This really is TV’s wedding of the year!
Four brides, a speechless groom and a stool – this is TV’s wedding of the year as Craig Donovan (Steve Blackburn), the enigmatic heart throb from Fast Forward’s ‘Dumb Street’, decides to tie the knot in the Dumb Street cafe. Like all TV weddings, this one doesn’t go exactly to plan as four brides – Danni (Gina Riley), Bobby (Jane Turner), Nikki (Magda Szubanski) and Shelley (Marg Downey) – arrive at the cafe all wanting to be the next Mrs Donovan, with one of them holding a secret. Will this secret come out? Who will become Mrs Donovan? And, more importantly, why is Bob Hatfield (Geoff Brooks) not wearing any pants?
Is Jana set to quit?
The recent walkout by Jana Wendt over A Current Affair running a story on a hardware store staffed by topless females highlights the tense relationship between her and the Nine Network. The TV Week Gold Logie nominee, who was missing from ACA for the next two nights, is also said to not be happy since Kerry Packer regained control of the network – citing editorial interference – and is concerned that the show will be hit hard by cost-cutting measures. With her contract soon up for renewal, Nine will have to work hard to get her to re-sign. There are suggestions that she may follow former Nine boss Sam Chisholm to the United Kingdom where he is now running the BSkyB satellite network, or even move to another network here in Australia.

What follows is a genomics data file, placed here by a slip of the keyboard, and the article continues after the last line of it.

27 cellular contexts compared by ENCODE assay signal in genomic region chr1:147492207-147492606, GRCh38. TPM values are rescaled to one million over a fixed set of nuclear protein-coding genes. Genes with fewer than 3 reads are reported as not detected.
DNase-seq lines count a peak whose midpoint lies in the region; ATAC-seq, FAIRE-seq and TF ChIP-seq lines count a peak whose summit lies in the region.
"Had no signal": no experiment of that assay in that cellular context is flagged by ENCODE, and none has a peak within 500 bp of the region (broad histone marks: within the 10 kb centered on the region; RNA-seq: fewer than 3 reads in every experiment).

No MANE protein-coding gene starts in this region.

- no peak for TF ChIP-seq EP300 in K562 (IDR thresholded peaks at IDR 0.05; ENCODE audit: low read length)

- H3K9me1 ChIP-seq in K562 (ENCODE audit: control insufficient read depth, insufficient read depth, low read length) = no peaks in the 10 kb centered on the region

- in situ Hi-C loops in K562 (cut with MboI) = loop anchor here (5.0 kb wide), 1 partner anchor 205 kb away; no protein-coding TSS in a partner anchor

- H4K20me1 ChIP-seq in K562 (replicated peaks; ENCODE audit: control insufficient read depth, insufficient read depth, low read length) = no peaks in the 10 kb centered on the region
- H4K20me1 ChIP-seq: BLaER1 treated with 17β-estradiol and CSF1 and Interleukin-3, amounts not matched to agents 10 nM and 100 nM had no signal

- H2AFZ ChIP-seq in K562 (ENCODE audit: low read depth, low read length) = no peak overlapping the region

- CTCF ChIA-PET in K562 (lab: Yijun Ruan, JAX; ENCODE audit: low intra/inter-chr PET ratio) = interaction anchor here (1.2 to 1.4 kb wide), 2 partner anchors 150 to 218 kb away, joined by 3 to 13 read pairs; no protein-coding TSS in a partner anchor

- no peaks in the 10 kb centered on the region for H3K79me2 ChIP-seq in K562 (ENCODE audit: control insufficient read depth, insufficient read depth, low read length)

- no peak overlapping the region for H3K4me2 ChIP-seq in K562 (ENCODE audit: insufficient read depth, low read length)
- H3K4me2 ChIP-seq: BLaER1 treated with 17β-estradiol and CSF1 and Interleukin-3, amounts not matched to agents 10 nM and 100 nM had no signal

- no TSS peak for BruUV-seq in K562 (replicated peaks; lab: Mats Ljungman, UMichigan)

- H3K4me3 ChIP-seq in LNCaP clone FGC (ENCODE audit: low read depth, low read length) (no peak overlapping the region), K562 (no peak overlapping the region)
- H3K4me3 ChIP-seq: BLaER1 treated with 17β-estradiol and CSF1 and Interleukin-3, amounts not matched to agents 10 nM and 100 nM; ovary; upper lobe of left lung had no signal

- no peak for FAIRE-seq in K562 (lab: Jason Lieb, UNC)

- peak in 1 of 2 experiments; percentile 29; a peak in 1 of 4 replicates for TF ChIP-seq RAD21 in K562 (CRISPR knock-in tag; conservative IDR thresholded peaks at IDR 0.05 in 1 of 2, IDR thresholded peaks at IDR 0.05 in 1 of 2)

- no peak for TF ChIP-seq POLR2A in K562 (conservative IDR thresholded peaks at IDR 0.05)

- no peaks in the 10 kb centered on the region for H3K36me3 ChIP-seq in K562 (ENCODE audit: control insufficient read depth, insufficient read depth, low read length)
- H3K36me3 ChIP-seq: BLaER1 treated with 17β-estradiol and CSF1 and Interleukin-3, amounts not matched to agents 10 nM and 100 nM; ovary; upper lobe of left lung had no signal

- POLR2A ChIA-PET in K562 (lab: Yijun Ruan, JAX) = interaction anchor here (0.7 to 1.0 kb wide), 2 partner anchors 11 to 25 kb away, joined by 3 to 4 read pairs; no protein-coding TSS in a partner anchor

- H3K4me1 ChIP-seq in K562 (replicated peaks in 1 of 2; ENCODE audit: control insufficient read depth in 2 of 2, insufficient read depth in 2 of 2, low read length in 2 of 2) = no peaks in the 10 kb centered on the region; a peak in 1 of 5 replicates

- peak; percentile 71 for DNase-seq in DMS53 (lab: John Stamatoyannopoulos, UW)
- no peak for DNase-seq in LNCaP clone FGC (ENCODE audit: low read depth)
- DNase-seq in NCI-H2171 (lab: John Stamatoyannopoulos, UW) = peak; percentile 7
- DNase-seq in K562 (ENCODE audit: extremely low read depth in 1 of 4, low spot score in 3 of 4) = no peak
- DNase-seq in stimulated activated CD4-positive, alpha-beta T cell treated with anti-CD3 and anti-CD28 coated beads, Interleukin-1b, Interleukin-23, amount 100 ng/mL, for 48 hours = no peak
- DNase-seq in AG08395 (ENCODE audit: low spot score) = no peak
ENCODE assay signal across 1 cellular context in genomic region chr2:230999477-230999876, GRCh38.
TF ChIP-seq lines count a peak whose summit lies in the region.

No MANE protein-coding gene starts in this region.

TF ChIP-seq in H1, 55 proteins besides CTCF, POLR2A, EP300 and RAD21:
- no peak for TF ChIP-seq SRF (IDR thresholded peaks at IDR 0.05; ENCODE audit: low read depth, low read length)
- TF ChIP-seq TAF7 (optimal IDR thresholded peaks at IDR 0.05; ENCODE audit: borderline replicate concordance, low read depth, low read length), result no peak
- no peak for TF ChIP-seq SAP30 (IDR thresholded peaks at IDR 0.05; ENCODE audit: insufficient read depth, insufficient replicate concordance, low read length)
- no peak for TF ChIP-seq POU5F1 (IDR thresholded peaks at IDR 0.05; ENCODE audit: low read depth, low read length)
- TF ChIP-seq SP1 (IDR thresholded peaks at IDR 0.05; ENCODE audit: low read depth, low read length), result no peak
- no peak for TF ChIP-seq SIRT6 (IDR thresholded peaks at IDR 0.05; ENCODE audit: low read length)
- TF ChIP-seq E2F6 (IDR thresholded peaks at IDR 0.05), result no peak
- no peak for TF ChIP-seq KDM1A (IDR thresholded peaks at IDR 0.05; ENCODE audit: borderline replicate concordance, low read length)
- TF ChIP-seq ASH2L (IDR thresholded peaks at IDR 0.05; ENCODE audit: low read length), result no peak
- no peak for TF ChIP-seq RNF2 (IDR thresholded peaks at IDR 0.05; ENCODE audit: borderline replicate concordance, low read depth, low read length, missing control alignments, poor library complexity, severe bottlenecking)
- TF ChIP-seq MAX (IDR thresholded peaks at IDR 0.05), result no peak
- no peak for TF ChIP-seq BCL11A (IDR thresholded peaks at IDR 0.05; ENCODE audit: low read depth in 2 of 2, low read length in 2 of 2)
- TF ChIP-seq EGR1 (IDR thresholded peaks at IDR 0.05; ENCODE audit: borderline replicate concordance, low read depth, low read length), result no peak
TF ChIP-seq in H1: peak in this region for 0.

With Neighbours (pictured) and Home And Away both well established in the United Kingdom, it looks like Network Ten’s E Street is about to join them. Management from Westside Television, the producers of E Street, have just returned from overseas negotiations and E Street is set to debut in the United Kingdom, the Netherlands and Belgium by the end of the year. Meanwhile, Grundy Television are hopeful that American audiences will support Neighbours with the show’s first 65 episodes now starting to air on KCOP in Los Angeles and WWOR in New York. Success in these markets may lead to the series going into wider syndication across the US. “The local stations are very enthusiastic about the show and they’re very aware that if Neighbours does well, we have 1400 more episodes to sell to them,” Grundy’s Bob Lloyd told TV Week. Grundy’s are also currently working on a US-based series, Dangerous Women, which is largely adapted from the Aussie series Prisoner. “The show has already been pre-sold around America to 40 per cent of the markets and is expected to air in Australia,” Lloyd said.